Advertisement

Psychopharmacology

, Volume 236, Issue 2, pp 775–785 | Cite as

The relationship between delay discounting and alcohol dependence in individuals with and without comorbid psychopathology

  • Joshua GowinEmail author
  • Matthew E. Sloan
  • Julia E. Swan
  • Reza Momenan
  • Vijay A. Ramchandani
Original Investigation

Abstract

Rationale

Alcohol use disorder (AUD) has been associated with greater discounting of delayed monetary rewards, but it is unclear whether this association is primarily related to alcohol consumption or is secondary to the presence of psychiatric comorbidities. It is also unclear if steeper rates of discounting are associated with greater AUD severity.

Objective

We sought to determine whether the presence of comorbid psychiatric disorders affected the relationship between AUD and delay discounting. We also examined whether more severe AUD was associated with greater delay discounting.

Methods

In this cross-sectional study, 793 adults completed a delay discounting task. Subjects were divided into four groups based on diagnosis: current AUD with psychiatric comorbidities (N = 226), current AUD without psychiatric comorbidities (N = 203), past AUD (N = 69), and healthy controls (N = 295). In those with AUD, we investigated the relationship between delay discounting and alcohol dependence symptom count and recent drinking history. We also compared individuals seeking treatment to non-treatment seeking individuals. Psychiatric comorbidities examined included mood disorders, anxiety disorders, and substance use disorders.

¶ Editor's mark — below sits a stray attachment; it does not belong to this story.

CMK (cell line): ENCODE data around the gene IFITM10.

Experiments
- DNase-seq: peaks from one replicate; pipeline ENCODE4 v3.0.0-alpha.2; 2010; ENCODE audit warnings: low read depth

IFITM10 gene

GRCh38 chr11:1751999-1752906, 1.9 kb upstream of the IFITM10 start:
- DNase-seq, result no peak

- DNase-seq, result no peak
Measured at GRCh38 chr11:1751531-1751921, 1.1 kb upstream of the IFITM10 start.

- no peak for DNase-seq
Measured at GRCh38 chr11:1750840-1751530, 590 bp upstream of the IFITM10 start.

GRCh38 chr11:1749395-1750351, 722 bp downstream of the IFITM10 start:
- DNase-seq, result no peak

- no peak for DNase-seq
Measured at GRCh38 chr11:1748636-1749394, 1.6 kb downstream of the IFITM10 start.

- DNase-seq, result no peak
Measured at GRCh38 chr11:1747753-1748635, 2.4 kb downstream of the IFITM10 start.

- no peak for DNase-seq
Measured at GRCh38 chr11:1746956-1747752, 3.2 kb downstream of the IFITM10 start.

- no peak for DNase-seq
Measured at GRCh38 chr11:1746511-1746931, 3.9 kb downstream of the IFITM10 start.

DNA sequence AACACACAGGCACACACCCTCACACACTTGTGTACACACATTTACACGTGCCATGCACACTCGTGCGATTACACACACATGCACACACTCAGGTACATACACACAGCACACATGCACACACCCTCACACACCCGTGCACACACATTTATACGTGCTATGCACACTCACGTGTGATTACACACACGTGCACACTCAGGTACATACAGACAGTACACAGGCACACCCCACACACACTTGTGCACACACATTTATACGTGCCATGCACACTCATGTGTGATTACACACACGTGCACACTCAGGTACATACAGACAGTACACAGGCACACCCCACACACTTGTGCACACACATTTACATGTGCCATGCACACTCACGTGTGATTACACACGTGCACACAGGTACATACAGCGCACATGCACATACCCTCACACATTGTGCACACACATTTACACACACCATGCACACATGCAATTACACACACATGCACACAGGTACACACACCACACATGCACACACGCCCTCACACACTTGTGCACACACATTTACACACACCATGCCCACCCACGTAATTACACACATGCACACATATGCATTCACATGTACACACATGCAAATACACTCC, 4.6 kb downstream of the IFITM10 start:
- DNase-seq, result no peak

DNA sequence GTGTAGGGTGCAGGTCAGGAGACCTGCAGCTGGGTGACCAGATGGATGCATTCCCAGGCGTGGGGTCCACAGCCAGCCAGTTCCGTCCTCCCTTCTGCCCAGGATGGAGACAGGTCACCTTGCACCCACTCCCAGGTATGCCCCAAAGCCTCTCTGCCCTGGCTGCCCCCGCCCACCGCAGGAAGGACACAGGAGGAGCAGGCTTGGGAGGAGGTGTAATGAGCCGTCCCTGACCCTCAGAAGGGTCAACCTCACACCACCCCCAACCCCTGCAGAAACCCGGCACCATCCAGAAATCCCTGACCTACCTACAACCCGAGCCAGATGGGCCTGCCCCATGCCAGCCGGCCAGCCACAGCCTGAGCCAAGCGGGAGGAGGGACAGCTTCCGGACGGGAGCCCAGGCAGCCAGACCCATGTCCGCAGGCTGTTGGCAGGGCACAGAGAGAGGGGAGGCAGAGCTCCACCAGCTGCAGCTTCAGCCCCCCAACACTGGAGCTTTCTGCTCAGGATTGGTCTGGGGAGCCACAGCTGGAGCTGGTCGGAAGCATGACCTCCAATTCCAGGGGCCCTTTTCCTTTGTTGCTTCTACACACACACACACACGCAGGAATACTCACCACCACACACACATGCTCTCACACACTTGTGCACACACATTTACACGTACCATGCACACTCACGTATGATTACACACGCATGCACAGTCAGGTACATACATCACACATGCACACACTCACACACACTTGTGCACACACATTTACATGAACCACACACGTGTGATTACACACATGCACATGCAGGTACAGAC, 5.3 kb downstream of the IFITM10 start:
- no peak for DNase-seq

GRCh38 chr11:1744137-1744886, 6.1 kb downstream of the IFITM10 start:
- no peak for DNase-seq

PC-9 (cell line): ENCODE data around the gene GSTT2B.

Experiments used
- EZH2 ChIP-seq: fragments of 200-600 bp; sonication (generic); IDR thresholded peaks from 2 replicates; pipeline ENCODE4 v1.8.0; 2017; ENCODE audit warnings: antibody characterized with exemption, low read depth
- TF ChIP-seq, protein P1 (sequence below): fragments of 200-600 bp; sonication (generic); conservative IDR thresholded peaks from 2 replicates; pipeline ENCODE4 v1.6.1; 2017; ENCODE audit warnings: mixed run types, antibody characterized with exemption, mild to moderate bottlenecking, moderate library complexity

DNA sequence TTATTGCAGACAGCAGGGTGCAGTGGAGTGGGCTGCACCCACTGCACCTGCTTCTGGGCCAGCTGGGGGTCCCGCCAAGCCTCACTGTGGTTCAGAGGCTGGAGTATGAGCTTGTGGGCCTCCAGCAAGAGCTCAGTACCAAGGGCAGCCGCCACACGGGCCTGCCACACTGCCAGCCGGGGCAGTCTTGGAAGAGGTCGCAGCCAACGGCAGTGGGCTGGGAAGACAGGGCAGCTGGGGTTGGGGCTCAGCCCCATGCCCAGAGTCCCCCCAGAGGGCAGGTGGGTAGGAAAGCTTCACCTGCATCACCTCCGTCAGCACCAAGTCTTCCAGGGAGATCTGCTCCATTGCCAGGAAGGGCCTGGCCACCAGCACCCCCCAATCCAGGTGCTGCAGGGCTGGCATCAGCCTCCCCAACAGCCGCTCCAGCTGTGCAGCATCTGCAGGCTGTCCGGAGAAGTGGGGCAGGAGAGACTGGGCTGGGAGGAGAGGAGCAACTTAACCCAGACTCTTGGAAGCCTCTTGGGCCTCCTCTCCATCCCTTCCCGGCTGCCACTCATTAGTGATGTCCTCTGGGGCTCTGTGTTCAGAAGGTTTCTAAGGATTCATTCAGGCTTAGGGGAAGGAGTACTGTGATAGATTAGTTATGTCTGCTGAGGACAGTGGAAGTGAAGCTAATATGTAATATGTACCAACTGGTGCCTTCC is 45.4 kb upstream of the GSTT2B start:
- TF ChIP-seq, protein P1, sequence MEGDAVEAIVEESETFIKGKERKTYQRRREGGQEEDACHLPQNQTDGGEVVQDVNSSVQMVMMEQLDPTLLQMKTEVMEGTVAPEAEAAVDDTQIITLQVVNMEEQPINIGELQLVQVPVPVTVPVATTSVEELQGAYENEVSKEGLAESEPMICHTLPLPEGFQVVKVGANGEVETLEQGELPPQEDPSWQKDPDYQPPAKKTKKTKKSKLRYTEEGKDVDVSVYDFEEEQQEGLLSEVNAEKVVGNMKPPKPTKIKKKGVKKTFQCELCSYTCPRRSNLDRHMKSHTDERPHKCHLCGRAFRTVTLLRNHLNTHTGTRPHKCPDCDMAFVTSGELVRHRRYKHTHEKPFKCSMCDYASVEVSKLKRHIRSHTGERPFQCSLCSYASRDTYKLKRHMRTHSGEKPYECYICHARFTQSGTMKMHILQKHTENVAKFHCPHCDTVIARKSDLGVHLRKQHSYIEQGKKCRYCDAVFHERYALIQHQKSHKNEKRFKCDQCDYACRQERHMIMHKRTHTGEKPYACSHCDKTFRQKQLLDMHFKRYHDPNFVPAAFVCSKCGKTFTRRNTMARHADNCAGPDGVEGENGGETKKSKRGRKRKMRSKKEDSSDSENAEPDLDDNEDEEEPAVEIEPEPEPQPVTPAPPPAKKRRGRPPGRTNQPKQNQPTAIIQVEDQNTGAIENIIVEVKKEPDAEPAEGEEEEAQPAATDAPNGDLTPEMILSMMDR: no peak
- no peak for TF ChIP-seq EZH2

Results

After adjusting for age, sex, income, and education, individuals with current AUD showed significantly higher rates of delay discounting than healthy controls and individuals with a past diagnosis of AUD. The presence of comorbid psychiatric diagnoses was not associated with steeper discounting. Among those with AUD, there was no evidence for a continuous relationship between delay discounting and AUD severity or alcohol consumption. Finally, non-treatment seekers with AUD had steeper delay discounting than treatment seekers.

Conclusions

Individuals with AUD show steeper delay discounting than healthy adults, but the effect is small and there is no added effect from comorbid psychopathology or increased AUD severity. This suggests that steeper delay discounting may have a more limited effect on human alcohol use than previously supposed.

Keywords

Alcoholism Delay discounting Decision making Impulsivity Substance-related disorders Anxiety disorders Depression 

Notes

Acknowledgements

We are grateful to Melanie Schwandt for compiling the data set and maintaining the database, and to Michael Kerich and Betsy Davis for maintaining the computer systems used for collecting the delay discounting data. We thank the nursing staff and the research assistants who have helped collect the data, and to all the participants for their time and cooperation. We also thank Alexandria Jensen for assistance with the ordinal logistic regression model.

Funding information

This study was supported by the NIAAA Division of Intramural Clinical and Biological Research (Z1A AA000466) and a career development award (K99AA024778, PI: Gowin).

Compliance with ethical standards

Conflict of interest

The authors declare that they have no conflict of interest.